My 0.56mV-output Lyra Atlas moving-coil cartridge ($11,995) has put in four years of heavy-duty use. But not long ago I began to hear some problems with sibilants from records that previously hadn't given me trouble in that department. Lyra's Jonathan Carr and Stig Bjorge suggested I bring my Atlas to the 2016 Consumer Electronics Show, held last January in Las Vegas, where they would exchange it for a new one.
Art Dudley  |  Nov 17, 2016  |  7 comments
I'm a progressive who enjoys the company of his conservative friends, a Catholic who's thankful for his atheist friends, and a carnivore who cherishes his vegetarian friends. I'm also a vintage-audio enthusiast who loves his audiophile friends who aren't so inclined—so I was doubly happy to see, in the September 2016 edition of Michael Fremer's "Analog Corner," a hearty endorsement of Ortofon's latest SPU: a 58-year-old phono-cartridge design that, like the coelacanth, continues to thrive despite expectations.

Mikey is a longtime friend who harbors no love for vintage phonography—yet after playing his first record with the new SPU #1E ($659), he wrote: "I immediately, and much to my surprise, got what the SPU cult is all about."

Herb Reichert  |  Jul 26, 2016  |  17 comments
Which record player has achieved international acclaim as a musical instrument in its own right?

Which turntable is revered for its near-indestructible build quality?

Which disc spinner has played more records—and made more people drink, drug, dance, and make out—than any other?

Which turntable has sold over three million units?

Hint: It is not made in the US, the UK, China, or Switzerland.

Herb Reichert  |  Mar 29, 2016  |  12 comments
"Hail, Neophyte!"

That's what members of the Smoky Basement Secret Audio Society would exclaim in unison at the end of each ceremony admitting a new devotee. It was called the Smoky Basement Society not because everyone smoked (though they did), but because its members believed that whenever an audio designer finally got a design dialed in just right, he or she had metaphorically "let the smoke out." They exclaimed, "Hail, Neophyte!" because they believed that the most important aspect of being an audio engineer was to have a fully open "beginner's mind." In Zen practice, this is called Shoshin, or beginner's heart.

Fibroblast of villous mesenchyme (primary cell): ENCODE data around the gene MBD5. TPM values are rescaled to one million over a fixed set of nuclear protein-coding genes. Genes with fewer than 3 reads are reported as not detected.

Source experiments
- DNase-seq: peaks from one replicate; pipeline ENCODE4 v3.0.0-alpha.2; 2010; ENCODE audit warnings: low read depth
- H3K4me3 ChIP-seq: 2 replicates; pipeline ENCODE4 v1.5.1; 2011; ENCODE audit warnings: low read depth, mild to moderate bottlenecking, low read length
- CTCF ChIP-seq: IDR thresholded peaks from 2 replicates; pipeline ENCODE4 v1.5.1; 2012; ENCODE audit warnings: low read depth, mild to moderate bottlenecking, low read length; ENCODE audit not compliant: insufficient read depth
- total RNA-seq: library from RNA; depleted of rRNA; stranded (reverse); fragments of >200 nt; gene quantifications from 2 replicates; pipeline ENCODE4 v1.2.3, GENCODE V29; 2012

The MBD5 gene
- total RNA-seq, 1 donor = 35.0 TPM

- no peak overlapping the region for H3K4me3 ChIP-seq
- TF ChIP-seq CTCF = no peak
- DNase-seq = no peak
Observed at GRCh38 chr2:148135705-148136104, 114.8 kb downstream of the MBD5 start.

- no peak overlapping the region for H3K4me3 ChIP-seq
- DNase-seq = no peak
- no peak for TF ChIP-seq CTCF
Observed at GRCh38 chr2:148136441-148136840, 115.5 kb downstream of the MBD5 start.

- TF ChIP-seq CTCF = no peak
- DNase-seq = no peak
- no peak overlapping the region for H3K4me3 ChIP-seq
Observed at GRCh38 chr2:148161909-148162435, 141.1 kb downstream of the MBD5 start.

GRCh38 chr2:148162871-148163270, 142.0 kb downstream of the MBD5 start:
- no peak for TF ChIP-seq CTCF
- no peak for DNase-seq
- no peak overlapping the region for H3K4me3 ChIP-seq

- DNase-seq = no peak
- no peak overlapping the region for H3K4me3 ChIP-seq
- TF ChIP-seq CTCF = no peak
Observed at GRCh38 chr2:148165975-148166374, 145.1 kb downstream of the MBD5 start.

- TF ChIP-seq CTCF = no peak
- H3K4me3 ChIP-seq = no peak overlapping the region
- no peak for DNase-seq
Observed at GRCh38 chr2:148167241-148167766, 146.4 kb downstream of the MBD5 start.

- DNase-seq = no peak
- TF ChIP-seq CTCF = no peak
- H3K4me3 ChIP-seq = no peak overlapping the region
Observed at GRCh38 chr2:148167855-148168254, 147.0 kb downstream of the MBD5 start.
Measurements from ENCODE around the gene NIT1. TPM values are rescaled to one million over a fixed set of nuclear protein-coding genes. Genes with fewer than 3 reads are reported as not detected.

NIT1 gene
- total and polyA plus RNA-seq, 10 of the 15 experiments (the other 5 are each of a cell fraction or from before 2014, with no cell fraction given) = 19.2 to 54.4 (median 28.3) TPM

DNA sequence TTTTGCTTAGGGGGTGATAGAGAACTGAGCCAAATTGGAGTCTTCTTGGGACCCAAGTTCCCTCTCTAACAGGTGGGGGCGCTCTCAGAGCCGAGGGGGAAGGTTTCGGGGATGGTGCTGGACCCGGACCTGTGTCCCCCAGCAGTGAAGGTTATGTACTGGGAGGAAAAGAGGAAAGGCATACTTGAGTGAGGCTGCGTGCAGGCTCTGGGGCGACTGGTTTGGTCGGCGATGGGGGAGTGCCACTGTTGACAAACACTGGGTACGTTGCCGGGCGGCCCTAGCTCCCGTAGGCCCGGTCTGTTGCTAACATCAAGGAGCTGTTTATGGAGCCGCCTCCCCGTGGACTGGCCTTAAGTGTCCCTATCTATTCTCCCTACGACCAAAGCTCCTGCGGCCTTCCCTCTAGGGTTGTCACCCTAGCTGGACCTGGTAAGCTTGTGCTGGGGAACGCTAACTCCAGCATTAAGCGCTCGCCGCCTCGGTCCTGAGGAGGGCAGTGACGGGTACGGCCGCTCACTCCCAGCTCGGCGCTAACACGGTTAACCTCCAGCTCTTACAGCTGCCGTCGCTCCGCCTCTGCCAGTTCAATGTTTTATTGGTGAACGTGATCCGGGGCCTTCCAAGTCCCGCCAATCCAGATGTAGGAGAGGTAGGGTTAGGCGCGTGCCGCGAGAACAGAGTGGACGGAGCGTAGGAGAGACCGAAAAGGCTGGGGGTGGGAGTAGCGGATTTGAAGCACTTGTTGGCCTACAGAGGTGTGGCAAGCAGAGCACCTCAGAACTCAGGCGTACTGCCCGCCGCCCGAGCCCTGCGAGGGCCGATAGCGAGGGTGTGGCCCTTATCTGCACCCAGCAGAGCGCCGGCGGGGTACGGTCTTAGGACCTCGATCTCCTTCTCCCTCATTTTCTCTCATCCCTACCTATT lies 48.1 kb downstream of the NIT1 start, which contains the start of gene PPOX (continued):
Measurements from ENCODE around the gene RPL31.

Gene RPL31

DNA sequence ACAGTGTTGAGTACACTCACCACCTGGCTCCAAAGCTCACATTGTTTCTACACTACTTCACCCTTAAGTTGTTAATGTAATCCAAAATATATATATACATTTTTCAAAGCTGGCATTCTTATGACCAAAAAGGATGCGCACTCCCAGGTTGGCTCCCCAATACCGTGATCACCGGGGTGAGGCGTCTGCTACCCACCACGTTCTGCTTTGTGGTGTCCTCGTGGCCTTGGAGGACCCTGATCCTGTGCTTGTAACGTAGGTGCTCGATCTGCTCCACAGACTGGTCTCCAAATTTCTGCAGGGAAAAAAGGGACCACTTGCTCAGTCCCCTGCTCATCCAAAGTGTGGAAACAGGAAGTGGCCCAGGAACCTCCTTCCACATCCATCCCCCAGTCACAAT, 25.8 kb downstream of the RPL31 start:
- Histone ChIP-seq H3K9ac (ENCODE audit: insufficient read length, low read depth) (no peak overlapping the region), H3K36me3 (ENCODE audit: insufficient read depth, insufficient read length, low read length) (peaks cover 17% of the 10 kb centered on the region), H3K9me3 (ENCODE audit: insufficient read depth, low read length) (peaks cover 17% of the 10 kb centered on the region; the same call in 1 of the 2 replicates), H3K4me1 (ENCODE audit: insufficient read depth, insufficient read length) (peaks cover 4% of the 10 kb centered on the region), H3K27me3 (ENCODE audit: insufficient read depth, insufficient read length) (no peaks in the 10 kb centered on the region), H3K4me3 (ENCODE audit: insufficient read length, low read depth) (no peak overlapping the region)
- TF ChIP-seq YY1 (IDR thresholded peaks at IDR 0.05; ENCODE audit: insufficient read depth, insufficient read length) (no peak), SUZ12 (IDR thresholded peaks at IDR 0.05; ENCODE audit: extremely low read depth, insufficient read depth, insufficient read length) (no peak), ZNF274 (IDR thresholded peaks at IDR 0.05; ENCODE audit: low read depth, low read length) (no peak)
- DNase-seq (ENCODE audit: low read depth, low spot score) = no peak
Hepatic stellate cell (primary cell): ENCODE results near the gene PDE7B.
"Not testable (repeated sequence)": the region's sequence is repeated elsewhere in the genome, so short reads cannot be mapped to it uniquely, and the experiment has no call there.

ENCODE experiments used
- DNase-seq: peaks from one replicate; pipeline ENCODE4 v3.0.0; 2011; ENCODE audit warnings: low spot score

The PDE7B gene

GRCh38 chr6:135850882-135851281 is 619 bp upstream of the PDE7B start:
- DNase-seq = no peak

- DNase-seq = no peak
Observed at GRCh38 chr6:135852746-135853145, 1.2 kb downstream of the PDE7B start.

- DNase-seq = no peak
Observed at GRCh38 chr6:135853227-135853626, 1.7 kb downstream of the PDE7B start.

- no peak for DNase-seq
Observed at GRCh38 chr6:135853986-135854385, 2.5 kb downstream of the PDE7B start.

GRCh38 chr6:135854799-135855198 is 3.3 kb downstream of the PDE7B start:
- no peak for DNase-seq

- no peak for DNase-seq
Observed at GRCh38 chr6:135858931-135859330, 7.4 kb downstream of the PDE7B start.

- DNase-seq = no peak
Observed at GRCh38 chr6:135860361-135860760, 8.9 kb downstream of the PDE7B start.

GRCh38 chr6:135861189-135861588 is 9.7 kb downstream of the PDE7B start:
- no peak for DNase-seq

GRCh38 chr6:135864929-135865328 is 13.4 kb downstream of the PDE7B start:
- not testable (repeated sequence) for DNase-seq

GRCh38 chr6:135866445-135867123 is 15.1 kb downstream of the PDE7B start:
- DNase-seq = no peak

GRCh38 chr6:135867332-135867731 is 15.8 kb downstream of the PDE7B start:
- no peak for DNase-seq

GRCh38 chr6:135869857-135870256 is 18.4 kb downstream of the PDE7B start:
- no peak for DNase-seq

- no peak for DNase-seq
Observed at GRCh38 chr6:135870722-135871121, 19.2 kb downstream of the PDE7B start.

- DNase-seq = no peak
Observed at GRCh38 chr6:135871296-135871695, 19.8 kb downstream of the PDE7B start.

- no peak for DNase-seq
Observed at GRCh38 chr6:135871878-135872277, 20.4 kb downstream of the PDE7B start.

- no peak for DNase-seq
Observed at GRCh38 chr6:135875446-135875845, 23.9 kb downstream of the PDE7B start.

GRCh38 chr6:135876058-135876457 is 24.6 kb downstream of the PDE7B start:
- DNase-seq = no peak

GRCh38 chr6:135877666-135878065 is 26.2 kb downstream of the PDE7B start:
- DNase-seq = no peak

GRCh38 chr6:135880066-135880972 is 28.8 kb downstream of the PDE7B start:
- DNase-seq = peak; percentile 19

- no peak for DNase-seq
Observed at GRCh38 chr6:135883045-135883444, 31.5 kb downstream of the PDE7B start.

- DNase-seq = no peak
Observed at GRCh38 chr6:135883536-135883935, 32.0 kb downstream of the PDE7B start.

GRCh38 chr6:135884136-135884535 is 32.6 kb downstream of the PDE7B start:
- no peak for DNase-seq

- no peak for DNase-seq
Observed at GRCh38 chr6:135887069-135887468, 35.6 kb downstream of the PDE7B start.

Robert Deutsch  |  Feb 09, 2016  |  5 comments
For some time now, I've been thinking that my record player was due for an upgrade. My Linn LP12 turntable and Ittok LVII tonearm are about 25 years old, and my AudioQuest AQ7000nsx cartridge is going on 15. During that time, my listening has become increasingly dominated by CDs, but I am not yet ready to give up on LPs. Updating my LP12—for which I have Linn's Lingo power supply but no other upgrades—would involve installing the Keel subchassis, for $3250—for which price I could get another maker's new, current-design turntable and still have the LP12 to sell. The Linn Ittok can't be upgraded, and its replacement, the Ekos SE, costs $4950—out of my range. AudioQuest no longer makes cartridges. Examining my AQ7000nsx's stylus under a microscope showed no visible wear, and there was no obvious audible problem that could be traced to the cartridge's suspension, but age must be having some sort of effect. Taking all these factors into account, I decided to replace my entire phono front end.
Art Dudley  |  Dec 22, 2015  |  8 comments